Trump says Fed ‘boneheads’ should cut rates to zero or lower

US banks set to lower forecasts as falling interest rates bite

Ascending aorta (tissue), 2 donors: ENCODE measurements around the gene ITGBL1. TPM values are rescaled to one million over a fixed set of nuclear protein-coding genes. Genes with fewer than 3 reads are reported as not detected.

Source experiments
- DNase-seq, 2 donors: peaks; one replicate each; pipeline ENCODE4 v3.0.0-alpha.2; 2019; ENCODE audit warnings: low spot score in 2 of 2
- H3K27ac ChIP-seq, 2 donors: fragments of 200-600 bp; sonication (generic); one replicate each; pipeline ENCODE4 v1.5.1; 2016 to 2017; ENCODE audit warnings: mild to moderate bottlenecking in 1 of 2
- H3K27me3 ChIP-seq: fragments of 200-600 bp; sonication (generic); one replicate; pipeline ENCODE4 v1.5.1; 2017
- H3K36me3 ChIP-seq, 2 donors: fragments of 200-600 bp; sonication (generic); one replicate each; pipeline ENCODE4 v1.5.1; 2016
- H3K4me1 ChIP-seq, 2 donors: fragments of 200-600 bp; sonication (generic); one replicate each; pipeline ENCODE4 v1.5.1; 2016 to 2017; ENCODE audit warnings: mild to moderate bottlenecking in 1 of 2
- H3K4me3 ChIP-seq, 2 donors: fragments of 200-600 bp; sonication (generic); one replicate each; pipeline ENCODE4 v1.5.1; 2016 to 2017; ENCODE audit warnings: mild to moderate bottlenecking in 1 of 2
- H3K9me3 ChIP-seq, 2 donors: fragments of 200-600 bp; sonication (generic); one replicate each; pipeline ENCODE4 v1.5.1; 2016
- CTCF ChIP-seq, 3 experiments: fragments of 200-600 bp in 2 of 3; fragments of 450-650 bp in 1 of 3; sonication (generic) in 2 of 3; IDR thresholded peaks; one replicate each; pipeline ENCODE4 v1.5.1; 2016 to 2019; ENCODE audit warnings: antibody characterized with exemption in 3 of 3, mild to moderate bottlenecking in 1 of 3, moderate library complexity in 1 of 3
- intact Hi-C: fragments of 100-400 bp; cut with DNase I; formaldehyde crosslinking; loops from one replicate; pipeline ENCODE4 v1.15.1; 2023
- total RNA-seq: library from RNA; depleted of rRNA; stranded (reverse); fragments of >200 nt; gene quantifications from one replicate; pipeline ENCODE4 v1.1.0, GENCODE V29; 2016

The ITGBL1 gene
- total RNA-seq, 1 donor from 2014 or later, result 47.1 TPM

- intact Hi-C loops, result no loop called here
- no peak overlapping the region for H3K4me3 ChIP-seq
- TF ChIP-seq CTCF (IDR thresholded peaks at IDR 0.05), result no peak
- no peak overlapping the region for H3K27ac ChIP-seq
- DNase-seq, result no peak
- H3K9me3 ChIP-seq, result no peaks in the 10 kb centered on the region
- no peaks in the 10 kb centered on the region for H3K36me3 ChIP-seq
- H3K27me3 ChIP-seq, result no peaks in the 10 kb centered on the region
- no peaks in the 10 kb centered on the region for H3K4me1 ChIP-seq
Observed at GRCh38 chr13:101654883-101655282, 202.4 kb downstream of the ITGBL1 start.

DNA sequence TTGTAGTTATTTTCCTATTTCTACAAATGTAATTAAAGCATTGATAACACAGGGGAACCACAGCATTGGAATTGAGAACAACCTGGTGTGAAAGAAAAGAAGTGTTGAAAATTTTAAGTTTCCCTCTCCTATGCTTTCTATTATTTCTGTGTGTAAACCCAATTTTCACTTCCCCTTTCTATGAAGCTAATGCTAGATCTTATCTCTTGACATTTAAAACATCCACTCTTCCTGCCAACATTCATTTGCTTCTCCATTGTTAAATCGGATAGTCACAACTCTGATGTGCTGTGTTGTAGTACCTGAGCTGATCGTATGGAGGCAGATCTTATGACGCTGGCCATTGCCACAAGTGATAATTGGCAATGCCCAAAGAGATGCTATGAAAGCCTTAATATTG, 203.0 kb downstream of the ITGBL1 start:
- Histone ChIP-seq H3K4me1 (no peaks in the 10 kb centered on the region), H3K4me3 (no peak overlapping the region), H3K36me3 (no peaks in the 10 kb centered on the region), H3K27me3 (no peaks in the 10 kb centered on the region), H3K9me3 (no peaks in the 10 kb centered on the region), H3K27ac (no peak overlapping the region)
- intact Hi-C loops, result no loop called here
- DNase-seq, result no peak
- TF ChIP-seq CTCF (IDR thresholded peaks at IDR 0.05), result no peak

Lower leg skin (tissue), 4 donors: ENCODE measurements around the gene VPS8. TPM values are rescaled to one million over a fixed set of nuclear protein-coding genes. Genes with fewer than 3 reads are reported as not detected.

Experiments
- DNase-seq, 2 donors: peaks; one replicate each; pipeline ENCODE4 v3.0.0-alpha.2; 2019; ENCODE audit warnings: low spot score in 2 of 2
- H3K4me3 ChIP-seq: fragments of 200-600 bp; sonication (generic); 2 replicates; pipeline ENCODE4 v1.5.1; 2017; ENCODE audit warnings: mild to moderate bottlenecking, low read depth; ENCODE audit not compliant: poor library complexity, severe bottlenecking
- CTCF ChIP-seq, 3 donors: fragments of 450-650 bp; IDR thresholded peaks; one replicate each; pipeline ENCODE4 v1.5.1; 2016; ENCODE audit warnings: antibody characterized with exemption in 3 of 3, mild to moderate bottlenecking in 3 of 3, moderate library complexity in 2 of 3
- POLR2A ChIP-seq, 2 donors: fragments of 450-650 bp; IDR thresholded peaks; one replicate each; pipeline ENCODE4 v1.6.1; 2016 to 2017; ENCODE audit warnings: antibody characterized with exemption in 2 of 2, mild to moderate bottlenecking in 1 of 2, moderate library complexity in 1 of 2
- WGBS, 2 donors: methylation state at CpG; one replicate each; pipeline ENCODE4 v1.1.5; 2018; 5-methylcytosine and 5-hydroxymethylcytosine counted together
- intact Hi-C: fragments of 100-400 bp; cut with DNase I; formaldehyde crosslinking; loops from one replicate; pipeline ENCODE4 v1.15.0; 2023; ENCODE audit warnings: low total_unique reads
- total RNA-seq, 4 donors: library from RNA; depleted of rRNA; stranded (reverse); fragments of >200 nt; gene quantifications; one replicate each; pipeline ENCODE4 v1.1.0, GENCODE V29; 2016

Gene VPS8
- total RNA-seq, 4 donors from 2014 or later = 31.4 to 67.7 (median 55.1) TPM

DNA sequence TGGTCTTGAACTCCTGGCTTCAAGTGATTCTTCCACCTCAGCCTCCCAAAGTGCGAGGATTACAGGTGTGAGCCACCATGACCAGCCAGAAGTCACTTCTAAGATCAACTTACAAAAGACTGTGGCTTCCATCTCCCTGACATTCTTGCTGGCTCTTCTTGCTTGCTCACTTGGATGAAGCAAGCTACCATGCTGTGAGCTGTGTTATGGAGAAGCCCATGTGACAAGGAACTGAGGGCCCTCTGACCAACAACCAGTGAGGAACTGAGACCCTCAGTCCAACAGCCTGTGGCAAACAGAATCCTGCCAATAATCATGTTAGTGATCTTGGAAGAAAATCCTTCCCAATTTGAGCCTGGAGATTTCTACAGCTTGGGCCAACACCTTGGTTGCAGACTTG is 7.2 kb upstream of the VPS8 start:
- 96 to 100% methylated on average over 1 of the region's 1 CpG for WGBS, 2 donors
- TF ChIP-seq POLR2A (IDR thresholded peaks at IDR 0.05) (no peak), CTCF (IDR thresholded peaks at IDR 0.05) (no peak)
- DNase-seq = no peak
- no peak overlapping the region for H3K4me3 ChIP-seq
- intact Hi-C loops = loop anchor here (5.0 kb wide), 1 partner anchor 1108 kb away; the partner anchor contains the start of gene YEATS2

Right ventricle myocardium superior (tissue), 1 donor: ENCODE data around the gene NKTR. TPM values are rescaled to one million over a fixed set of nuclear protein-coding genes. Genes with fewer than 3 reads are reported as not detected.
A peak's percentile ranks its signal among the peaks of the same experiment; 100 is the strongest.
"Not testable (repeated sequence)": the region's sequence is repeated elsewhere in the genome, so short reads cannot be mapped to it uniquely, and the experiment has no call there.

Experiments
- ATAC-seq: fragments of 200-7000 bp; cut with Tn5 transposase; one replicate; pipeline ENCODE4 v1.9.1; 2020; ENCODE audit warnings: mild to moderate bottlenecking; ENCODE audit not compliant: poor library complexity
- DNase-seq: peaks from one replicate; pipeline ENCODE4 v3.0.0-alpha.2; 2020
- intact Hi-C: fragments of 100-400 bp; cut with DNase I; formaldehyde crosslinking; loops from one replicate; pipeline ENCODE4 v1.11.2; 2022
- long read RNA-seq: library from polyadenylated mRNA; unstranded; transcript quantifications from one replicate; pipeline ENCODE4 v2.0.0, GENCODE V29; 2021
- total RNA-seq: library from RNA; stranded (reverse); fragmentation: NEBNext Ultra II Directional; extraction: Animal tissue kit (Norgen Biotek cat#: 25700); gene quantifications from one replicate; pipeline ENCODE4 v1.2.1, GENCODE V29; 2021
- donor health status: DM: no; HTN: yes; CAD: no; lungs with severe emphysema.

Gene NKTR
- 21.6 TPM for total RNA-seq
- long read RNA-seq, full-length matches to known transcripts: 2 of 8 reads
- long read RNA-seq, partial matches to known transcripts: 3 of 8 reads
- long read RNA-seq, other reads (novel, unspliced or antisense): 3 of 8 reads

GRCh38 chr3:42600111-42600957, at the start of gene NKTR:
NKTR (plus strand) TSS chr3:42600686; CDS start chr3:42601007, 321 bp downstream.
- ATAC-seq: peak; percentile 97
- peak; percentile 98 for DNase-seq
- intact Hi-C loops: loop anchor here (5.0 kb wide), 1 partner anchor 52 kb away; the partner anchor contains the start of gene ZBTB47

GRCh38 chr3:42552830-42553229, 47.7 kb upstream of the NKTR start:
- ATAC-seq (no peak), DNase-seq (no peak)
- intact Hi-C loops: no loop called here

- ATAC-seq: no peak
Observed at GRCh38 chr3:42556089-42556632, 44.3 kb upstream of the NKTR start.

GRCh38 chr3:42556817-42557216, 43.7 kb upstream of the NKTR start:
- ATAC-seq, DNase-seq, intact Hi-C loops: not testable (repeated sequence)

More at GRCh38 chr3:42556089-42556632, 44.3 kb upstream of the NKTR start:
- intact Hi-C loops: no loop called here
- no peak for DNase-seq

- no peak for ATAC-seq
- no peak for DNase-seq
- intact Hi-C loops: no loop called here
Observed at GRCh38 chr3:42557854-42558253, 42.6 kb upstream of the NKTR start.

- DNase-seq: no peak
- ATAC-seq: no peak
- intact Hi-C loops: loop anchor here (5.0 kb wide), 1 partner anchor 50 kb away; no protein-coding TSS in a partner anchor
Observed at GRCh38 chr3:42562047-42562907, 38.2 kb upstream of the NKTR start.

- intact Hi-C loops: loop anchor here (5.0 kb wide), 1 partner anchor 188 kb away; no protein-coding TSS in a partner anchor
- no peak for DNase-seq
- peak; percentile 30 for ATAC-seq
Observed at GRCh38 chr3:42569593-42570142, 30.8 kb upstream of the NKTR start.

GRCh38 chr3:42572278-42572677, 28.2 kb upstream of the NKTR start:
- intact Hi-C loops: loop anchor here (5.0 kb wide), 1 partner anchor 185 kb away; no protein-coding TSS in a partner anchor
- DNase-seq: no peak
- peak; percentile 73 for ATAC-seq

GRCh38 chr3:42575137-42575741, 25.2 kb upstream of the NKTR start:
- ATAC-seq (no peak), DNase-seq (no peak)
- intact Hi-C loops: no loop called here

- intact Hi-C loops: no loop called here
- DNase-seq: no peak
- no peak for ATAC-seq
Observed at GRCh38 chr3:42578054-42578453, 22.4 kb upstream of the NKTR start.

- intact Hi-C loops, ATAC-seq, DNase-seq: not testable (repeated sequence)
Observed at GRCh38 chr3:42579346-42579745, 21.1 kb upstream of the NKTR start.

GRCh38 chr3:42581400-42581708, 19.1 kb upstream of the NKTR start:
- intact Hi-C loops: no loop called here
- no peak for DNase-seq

Donald Trump renewed his attack on the Federal Reserve, calling for the “boneheads” at the central bank to cut interest rates to zero or lower to enable the US to refinance its debt.The US president has been on a multi-month offensive against the Fed and its chairman, Jay Powell, saying that their slowness to ease monetary policy was harming the domestic economy, rather than any direct effects from his trade war with China.Mr Trump said, via a series of tweets on Wednesday morning that “the Federal Reserve should get our interest rates down to ZERO, or less, and we should then start to refinance our debt. INTEREST COST COULD BE BROUGHT WAY DOWN, while at the same time substantially lengthening the term.” He went on to say that the “USA should always be paying the lowest interest rate” and that in an environment with “No Inflation!” it was “only the naïveté of Jay Powell and the Federal Reserve that doesn’t allow us to do what other countries are already doing. “A once in a lifetime opportunity that we are missing because of “Boneheads”, he concluded.The Fed cut interest rates in July for the first time since the financial crisis, bringing its benchmark interest 25 basis points lower to a range of 2.25 per cent to 2.5 per cent. In the weeks following the decision, Mr Powell said that fitting uncertainty stemming from the US-China trade war into the central bank’s policy framework was a “new challenge”, sparking a chicken-and-egg debate about how the Fed could react to or could influence economic conditions.Earlier this month, Mr Trump pointed to Germany “and so many other countries” for having negative interest rates, which helped keep a lid on their currencies and make their exports competitive.Yields on US Treasuries continued their downward trajectory after Mr Trump’s tweets this morning, but had recovered from their lows. The yield on the benchmark 10-year note was down 2.1 basis points at 1.723 per cent while that on the policy-sensitive two-year was down 0.2bp at 1.6661 per cent. Executives from some of the US’s biggest banks are this week telling investors how much their businesses are being affected by falling interest rates. Jamie Dimon, JPMorgan Chase chief executive, said at a conference in New York on Tuesday, “I don’t think you’ll have zero interest rates in the United States but we’re thinking about how do we be prepared for it.”

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